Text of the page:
Protest outside Governor JB Pritzker's Chicago home demands greater renter protections

CHICAGO (WLS) -- Rent is due in less than 24 hours and for many hit hard by the coronavirus pandemic, they say it's a bill they can't afford to pay. They rallied outside Governor JB Pritzker's Chicago home Tuesday, saying the protections put in place to help them are not being enforced.

Those who attended the demonstration said they need more from elected leaders to maintain and keep them in their homes and businesses. But some landlords said while they are sympathetic in this pandemic, the solution is more complex.

Despite state eviction moratoriums and city ordinances in place, renters and business owners said they still fear being kicked out.

"Everybody is suffering right now. We should get a break too," said Kiisha Smith, owner of Building Brighter Minds for the Future. "We can't work, we can't work, so what do you expect us to do in these times?"

"Despite what the politicians might say, the worst is not behind us," said Drew Lovell, owner of Bonus Round Game Café.

The rally was organized by Lift the Ban Coalition in partnership with the Autonomous Tenants Union.

"There's been no enforcement of the laws they've even laid out that was supposed to protect us," said Rod Wilson of Lift the Ban Coalition. "We need protection and we're saying we need to cancel rents, we need to cancel mortgages and lift the ban on rent control."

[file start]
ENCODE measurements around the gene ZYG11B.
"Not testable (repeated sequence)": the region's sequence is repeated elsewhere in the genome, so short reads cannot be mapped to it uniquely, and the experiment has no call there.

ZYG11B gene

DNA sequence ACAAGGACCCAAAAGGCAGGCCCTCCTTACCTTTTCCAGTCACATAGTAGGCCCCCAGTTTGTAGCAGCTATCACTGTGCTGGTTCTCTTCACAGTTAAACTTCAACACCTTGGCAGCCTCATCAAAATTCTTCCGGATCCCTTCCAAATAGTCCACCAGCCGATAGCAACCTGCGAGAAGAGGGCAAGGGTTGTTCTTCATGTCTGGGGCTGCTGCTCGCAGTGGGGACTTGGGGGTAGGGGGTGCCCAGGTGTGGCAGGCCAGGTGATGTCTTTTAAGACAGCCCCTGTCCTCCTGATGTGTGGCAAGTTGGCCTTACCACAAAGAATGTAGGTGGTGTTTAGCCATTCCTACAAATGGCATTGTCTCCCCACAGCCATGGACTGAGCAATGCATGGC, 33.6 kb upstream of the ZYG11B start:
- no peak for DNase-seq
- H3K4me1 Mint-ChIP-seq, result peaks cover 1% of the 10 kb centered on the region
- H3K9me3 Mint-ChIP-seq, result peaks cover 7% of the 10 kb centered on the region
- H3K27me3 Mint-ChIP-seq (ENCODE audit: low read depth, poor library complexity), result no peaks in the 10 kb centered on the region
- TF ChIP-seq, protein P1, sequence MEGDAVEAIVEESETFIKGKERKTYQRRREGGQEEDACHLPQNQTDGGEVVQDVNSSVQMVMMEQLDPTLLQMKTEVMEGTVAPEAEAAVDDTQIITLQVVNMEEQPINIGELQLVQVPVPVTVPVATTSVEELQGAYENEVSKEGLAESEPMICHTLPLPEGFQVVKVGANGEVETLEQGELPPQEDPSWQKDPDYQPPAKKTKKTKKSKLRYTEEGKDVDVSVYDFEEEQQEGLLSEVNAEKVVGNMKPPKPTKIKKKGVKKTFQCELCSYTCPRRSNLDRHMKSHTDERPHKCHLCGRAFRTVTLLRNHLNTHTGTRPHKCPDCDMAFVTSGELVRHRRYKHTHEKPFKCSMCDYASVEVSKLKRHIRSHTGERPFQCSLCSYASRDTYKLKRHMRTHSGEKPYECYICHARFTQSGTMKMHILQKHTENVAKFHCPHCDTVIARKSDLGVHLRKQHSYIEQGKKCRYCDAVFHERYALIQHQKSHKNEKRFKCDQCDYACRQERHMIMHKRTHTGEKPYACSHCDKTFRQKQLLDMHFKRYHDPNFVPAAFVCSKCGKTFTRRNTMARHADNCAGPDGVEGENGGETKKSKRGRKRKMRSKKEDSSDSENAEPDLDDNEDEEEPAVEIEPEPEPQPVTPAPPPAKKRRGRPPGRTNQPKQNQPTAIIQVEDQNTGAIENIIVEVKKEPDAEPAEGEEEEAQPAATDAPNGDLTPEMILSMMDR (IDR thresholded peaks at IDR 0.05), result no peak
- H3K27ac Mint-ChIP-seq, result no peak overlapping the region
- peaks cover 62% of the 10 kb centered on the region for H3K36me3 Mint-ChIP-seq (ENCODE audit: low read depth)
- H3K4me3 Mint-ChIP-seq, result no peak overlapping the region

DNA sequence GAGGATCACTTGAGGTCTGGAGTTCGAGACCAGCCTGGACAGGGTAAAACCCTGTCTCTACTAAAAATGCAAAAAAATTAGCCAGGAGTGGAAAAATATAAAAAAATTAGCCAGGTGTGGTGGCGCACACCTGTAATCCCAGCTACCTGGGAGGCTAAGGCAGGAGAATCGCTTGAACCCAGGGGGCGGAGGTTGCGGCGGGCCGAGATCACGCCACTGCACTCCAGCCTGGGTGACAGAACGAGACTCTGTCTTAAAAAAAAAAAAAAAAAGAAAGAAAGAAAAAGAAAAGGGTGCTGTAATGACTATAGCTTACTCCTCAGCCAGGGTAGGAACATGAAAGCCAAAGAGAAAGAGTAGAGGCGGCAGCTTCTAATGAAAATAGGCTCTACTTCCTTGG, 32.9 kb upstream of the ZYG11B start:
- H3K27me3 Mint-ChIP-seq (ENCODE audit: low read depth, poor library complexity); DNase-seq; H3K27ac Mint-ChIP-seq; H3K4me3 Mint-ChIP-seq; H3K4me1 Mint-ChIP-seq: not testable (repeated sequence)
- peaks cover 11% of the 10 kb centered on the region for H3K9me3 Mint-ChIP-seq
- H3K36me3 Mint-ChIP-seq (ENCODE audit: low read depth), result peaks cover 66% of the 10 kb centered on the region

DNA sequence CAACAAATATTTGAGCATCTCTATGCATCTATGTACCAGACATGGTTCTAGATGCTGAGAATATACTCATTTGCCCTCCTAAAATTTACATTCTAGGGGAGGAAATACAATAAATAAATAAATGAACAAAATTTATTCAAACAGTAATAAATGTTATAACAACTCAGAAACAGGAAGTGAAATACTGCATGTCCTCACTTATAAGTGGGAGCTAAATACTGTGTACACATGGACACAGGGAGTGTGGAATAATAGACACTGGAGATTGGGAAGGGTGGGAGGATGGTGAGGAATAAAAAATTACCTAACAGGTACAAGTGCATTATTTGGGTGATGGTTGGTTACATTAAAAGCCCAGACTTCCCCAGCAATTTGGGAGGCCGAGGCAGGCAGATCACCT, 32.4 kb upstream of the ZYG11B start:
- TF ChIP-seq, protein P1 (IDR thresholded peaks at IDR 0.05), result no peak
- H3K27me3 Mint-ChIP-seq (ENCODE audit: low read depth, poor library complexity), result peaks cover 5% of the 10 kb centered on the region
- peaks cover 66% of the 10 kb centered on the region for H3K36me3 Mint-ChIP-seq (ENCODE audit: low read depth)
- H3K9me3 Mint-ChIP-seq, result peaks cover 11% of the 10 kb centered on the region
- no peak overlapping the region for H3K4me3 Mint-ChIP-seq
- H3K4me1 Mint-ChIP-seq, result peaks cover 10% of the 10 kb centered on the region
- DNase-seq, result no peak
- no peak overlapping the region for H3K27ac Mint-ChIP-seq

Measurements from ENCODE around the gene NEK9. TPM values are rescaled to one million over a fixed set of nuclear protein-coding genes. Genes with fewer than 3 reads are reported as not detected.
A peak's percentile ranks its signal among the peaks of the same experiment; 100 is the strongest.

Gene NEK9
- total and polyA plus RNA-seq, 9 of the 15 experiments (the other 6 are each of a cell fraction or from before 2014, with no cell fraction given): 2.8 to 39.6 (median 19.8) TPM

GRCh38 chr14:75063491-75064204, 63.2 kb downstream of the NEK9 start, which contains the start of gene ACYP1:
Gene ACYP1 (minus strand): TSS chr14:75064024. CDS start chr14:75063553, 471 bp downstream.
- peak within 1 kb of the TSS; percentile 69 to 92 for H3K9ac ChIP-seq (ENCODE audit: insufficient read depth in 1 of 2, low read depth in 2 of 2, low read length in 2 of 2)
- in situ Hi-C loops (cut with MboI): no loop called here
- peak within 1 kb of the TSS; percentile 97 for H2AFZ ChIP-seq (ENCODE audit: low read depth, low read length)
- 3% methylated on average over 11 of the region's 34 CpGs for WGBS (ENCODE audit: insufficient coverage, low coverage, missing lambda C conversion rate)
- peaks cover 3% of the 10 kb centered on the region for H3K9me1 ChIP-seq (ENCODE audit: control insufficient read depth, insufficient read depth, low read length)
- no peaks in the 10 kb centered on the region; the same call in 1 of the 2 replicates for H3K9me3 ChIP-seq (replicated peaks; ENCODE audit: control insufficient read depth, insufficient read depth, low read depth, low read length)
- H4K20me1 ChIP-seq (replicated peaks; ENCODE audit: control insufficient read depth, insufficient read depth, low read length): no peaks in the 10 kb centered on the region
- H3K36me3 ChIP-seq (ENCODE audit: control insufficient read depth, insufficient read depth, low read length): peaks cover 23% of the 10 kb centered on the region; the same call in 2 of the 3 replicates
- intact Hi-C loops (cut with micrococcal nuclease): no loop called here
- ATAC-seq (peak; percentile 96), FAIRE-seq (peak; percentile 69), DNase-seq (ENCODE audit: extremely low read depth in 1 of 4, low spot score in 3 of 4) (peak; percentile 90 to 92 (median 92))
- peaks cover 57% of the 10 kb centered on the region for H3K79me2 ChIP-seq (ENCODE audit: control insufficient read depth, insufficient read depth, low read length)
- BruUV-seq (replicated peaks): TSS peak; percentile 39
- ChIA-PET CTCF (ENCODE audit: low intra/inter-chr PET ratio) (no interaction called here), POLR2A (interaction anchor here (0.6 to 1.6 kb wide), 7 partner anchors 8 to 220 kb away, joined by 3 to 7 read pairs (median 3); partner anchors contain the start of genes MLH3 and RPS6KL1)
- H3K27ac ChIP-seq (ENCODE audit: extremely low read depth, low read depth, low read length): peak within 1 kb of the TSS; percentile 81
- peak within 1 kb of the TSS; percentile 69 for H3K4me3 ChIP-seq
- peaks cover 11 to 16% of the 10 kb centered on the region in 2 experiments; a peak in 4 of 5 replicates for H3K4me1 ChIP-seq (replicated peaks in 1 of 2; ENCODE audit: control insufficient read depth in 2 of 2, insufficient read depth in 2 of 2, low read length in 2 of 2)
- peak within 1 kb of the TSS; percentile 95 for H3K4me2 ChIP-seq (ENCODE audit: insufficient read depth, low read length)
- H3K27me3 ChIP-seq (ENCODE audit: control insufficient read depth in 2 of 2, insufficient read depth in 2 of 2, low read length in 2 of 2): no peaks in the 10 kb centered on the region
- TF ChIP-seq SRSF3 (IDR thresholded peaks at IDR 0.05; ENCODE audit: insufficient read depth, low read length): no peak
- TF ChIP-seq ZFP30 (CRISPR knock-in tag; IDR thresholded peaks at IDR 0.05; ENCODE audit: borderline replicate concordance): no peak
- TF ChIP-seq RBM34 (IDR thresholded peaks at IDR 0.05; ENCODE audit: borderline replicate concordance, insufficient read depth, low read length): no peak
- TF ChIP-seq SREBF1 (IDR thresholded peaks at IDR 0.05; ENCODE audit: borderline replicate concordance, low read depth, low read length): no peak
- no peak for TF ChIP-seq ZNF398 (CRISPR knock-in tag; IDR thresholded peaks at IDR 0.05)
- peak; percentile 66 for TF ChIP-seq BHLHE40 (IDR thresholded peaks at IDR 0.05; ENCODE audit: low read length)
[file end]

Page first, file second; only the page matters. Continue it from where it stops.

But landlords and building owners say the solution is not that simple.

"Many people don't realize all the costs that go into maintaining and providing a house or an apartment, and safe, secure, and now an emphases on clean housing," said Mike Glasser, president of the Neighborhood Building Owners Alliance.

The NBOA represents landlords who manage smaller groups of tenants, and said temporarily stopping their mortgage still won't account for other costs, including property taxes that help pay for city services.

"So many people make their livelihood in this industry, and so the notion of interrupting rent is a foolhardy notion," Glasser said. "What's going to happen to stock of affordable and safe and secure housing if we're out of business?"

While the solution to affordable housing and paying the bills in the midst of a pandemic is a complicated one, all agree it's a solution that will require every party at the table.

"For those of us continuing getting back on our feet is going to be a challenge, and we need more help than we are receiving," said Lovell.

Demonstrators have since put up tents in Lincoln Park to further advocate for their cause and said they intend to stay outside the governor's house overnight.
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